Goodman: home. The wind was blowing them off. The slate was coming off that house. It sounded like a freight train passing over the roof of the house. The water was coming through the roof and we were staying on a lower floor and we never realized what was going on south of us. The major damage was from Broadway south.
Nesbitt: It was lower there.
Goodman: That's right. The next morning, when we got up; we didn't realize what had taken place during the night. Mr. Russell, who was a friend of my father's, came up on the front steps of the house, and he was in wreckage. Mr. Russell, knocked on the door, and, my father said, "Mr. Russell, come on in. Why are you in the condition you are in?" He said, "Mr. Goodman, you have no idea. There are thousands of people who have lost their lives here. I'm the only member of my family that was saved. The only reason that I am saved is that at my house the second floor separated from the first floor and I crawled up in the attic of our house and that section of the house floated on the debris of the other houses that had gone down. I stayed up in the attic until the water had subsided, then I crawled off of the debris and got back on the ground and here I am."

Goodman, Page 14

Nesbitt: Did he live near you? No, I guess he wouldn't
Goodman: No, he lived out on 0 or N% or out that way. He said, "There is nothing standing south of Avenue N. Everything is gone. There is nothing." So, we took Mr. Russell in and he took a bath. We had a large cistern and in fact we furnished water for the whole neighborhood. We had no city water. The mains had been broken.
Nesbitt: This was rain water that you had.
Goodman: Rain water. The cistern was full of water and that is the only reason that the cistern didn't blow away, was the fact that the rain water held the cistern on its foundation.
Nesbitt: Was it up high?
Goodman: The cistern was up high, but it was pretty well built.
Nesbitt: In other words, you had water on the second floor of your house.
Goodman: No, no. We didn't have water on the second floor. We had a high-raised house. The water kept coming up higher during the storm.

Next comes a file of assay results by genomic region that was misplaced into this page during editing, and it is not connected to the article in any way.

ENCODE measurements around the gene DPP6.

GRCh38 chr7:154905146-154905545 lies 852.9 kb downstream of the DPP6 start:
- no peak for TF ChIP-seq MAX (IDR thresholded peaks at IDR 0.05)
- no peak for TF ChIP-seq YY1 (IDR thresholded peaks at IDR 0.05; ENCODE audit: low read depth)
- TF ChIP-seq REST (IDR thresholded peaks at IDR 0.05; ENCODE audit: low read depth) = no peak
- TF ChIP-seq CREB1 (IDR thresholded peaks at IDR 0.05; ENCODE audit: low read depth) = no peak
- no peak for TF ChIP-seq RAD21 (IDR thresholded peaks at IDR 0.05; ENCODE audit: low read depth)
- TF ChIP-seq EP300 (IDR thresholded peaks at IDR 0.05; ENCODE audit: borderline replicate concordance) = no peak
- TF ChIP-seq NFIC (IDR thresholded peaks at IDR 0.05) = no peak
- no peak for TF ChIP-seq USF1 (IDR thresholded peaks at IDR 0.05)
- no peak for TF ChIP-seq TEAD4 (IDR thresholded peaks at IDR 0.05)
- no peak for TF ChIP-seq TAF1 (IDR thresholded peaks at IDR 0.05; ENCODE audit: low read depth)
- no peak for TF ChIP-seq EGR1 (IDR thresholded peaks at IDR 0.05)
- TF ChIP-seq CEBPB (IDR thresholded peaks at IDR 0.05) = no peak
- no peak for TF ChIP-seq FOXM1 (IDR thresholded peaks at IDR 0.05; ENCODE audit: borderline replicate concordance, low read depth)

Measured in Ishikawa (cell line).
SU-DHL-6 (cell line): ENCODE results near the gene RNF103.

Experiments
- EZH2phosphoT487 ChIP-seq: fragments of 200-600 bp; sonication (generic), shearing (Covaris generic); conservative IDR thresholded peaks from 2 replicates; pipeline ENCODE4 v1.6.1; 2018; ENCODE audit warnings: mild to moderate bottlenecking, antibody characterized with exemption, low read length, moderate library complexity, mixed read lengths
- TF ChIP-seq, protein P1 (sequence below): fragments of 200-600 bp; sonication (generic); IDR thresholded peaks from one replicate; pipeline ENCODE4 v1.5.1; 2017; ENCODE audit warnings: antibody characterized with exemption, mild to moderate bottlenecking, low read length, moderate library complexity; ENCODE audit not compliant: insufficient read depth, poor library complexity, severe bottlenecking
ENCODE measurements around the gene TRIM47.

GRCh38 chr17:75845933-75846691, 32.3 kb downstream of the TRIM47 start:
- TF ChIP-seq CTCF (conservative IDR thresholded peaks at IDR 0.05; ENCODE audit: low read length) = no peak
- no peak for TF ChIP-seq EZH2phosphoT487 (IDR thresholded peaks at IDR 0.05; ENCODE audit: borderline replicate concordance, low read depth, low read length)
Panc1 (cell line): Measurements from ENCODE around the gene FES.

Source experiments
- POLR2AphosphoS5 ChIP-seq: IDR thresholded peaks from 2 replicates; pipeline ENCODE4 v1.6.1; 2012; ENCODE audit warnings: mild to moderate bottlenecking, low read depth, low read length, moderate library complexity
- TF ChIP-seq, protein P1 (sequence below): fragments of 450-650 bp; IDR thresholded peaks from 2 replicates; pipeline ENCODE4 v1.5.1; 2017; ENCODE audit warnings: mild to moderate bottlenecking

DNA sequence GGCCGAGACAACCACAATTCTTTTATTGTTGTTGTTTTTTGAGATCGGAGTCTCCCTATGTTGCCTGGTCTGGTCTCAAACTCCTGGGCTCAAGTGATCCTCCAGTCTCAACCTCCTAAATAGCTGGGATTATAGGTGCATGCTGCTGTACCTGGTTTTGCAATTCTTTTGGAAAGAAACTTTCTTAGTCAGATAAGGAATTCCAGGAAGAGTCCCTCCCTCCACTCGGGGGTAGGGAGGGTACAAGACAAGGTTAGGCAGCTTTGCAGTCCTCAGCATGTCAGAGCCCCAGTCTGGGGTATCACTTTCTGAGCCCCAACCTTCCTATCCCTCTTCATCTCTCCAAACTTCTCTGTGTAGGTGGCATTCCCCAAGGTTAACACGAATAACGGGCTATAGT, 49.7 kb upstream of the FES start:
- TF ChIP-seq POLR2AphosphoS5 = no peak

Nesbitt: How high did it get? Did it get in your house? Goodman: We thought it was coming in the house, so we got a bit and drilled holes in the floors. He didn't want to damage the floors, because they were all solid oak floors. We put a pencil down there and the end of the pencil was already wet by that water.

Goodman, Page 15

Goodman: He said, "If the water gets any higher, we are going to have to drill a lot more holes, because I want that water to come through those holes. I don't want it to do any more damage than necessary." The water got within three inches of that floor and that is as high as it got.
Nesbitt: How high was the floor would you say from the ground?
Goodman: About nine feet. In other words, it was too high for anybody. There was a Mrs. Thompson, I think Mrs. Thompson worked at the old Clarke & Courts-- a printing establishment at the time. She lived on west Broadway. She got as far as our house and she couldn't get any further. She came in and asked if she couldn't stay there. The water was just getting too deep. She couldn't go any further. She spent the night with us. There was a young fellow that was in a tree, on a telegraph post out on the esplanade. He was hanging onto a tree. A good swimmer could swim from the other side of the street to our house, but he couldn't swim back. He went by that post and asked that young fellow if he could swim. He said, "No, I can't swim a lick." He said, "I'm sorry, but the wind is so strong and the water is so rough that I'm not going to be able to get you over to that house over there." He was pointing to our home. He swam and came right up on the porch of the house. We let him stay with us